Reported to the House of Representatives, June 3, 1812
Mr. Calhoun, from the committee of Foreign Relations, to whom was referred the message of the President of the United States of the 1st of June, 1812, made the following report: That, after the experience which the United States have had of the great injustice of the British Government towards them, exemplified by so many acts of violence and oppression, it will be more difficult to justify to the impartial world their patient forbearance than the measures to which it has become necessary to resort, to avenge the wrongs, and vindicate the rights and honor of the nation. Your committee are happy to observe, on a dispassionate review of the conduct of the United States, that they see in it no cause for censure. If a long forbearance under injuries ought ever to be considered a virtue in any nation, it is one which peculiarly becomes the United States. No people ever had stronger motives to cherish peace; none have ever cherished it with greater sincerity and zeal. But the period has now arrived when the United States must support their character and station among the nations of the earth, or submit to the most shameful degradation. Forbearance has ceased to be a virtue. War on the one side, and peace on the other is a situation as ruinous as it is disgraceful. The mad ambition, the lust of power, and commercial avarice of Great Britain, arrogating to herself the complete dominion of the ocean, and exercising over it an unbounded and lawless tyranny, have left to neutral nations an alternative only between the base surrender of their rights, and a manly vindication of them. Happily for the United States, their destiny, under the aid of Heaven, is in their own hands. The crisis is formidable only by their love of peace.
As soon as it becomes a duty to relinquish that situation, danger disappears. They have suffered no wrongs, they have received no insults, however great, for which they cannot obtain redress… From this review of the multiplied wrongs of the British Government since the commencement of the present war, it must be evident to the impartial world that the contest which is now worked on the United States is radically a contest for their sovereignty and independence….The control of our commerce by Great Britain, in regulating at pleasure, and expelling it almost from the ocean; the oppressive manner in which these regulations have been carried into effect, by seizing and confiscating such of our vessels, which their cargoes as were said to have violated her edicts, often without previous warning of their danger; the impressments of our citizens from on board our own vessels, on the high seas, and elsewhere, and holding them in bondage till it suited the convenience of their oppressors to deliver them up, are encroachments of that high and dangerous tendency, which could not fail to produce that pernicious effect; not would those be the only consequences that would result from it. The British Government might, for a while, be satisfied with the ascendency thus gained over us, but its pretensions would soon increase. The proof which so complete and disgraceful a submission to its authority would afford of our degeneracy, could not fail to inspire confidence that there was no limit to which its usurpations and our degradations might not be carried. Your committee believing that the freeborn sons of America are worthy to enjoy the liberty which their fathers purchased at the price of so much blood and treasure, and seeing in the measures adopted by Great Britain a course commenced and persisted in which must lead to a loss of national character and independence, feel no hesitation in advising resistance by force, in which the Americans of the present day will prove to the enemy and to the world, that we have not only inherited that liberty which our fathers gave us, but also the will and power to maintain it. Relying on the patriotism of the nation, and confidently trusting that the Lord of Hosts will go with us to battle in a righteous cause, and crown our efforts with success, your committee recommend an immediate appeal to arms.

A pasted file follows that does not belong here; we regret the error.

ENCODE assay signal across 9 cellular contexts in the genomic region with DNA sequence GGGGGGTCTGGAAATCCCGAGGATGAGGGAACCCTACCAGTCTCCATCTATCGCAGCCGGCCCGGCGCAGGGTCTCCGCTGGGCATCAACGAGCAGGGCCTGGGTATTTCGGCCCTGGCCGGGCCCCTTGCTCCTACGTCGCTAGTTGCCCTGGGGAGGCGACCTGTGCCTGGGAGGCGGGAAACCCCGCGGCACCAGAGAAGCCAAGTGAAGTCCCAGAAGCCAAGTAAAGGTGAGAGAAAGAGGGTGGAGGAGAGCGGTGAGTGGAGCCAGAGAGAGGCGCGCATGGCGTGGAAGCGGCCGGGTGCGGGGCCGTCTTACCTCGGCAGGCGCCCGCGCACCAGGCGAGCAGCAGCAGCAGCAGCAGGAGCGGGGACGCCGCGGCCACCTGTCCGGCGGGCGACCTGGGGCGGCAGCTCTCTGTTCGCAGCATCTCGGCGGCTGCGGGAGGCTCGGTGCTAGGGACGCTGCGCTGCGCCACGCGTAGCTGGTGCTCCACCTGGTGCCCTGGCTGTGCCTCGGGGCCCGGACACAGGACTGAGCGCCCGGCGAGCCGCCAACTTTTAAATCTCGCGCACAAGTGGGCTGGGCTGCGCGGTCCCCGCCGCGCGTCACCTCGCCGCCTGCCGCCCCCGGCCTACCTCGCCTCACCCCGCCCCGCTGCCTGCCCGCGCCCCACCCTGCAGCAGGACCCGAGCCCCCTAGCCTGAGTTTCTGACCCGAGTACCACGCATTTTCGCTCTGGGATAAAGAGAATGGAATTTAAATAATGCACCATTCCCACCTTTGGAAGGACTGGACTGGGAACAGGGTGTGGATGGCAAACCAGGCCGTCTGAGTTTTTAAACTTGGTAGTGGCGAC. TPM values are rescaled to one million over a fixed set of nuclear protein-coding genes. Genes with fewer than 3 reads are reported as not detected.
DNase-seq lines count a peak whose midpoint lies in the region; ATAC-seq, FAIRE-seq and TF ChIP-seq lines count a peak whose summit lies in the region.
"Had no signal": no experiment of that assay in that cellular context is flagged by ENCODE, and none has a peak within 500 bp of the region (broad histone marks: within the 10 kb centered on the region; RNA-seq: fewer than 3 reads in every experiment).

The War of 1812 is one of the least studied wars in American history. Sometimes referred to as the “Second War of Independence,” the War of 1812 was the first large scale test of the American republic on the world stage. Congress, for the first time in our nation’s history, declared war on a foreign nation: Great Britain. The War of 1812 brought the United States onto the world's stage and was followed by a half-decade now called the "Era of Good Feelings."
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